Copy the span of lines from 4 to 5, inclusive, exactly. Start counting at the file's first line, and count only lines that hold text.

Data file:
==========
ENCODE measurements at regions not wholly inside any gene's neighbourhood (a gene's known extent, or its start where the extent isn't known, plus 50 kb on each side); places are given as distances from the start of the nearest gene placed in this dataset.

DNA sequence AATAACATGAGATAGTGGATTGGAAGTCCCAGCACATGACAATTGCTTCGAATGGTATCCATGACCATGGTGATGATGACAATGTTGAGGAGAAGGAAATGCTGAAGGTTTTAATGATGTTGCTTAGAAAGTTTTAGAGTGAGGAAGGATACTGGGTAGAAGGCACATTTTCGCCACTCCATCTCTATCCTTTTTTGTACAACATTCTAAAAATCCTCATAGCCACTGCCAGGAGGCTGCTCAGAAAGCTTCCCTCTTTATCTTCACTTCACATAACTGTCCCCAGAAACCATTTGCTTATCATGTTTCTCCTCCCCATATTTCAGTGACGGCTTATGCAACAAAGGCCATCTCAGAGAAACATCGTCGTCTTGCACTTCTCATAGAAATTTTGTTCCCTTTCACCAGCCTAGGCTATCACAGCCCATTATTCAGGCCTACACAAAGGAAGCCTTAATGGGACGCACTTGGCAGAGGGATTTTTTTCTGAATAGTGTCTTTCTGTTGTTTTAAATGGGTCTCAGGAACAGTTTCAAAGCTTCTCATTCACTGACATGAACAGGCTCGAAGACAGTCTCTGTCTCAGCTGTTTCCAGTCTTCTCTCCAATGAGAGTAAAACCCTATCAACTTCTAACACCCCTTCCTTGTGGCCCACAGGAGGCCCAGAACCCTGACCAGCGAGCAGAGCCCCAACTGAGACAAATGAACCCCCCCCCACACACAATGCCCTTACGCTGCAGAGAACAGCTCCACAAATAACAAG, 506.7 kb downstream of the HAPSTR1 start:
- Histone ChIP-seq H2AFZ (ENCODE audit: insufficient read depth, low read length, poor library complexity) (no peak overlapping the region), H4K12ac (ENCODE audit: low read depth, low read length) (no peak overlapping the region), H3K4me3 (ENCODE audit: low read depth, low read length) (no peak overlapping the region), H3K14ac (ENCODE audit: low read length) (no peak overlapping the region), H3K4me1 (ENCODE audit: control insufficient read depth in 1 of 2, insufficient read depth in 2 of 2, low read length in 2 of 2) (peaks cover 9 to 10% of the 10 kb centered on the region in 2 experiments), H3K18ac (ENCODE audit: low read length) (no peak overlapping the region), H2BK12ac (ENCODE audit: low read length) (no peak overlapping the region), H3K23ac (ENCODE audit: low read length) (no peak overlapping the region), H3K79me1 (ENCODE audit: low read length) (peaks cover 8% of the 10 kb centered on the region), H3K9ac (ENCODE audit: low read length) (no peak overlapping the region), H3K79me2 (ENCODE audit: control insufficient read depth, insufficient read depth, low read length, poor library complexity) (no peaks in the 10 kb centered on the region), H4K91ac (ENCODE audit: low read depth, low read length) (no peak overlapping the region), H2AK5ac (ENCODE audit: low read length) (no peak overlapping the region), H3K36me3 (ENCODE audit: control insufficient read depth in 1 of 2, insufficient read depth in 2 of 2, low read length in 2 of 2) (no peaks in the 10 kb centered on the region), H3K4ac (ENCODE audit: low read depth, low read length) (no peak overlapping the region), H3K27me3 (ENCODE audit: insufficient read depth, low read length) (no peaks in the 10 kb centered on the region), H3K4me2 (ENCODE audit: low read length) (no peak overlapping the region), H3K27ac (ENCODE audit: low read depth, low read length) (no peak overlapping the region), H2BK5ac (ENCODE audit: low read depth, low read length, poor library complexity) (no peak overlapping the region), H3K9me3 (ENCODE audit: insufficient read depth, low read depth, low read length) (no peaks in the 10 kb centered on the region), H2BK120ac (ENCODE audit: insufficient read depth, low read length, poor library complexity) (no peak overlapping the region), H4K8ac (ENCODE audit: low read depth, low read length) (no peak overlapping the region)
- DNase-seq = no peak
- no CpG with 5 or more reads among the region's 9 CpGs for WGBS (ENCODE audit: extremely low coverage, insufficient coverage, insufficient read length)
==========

- DNase-seq = no peak
- no CpG with 5 or more reads among the region's 9 CpGs for WGBS (ENCODE audit: extremely low coverage, insufficient coverage, insufficient read length)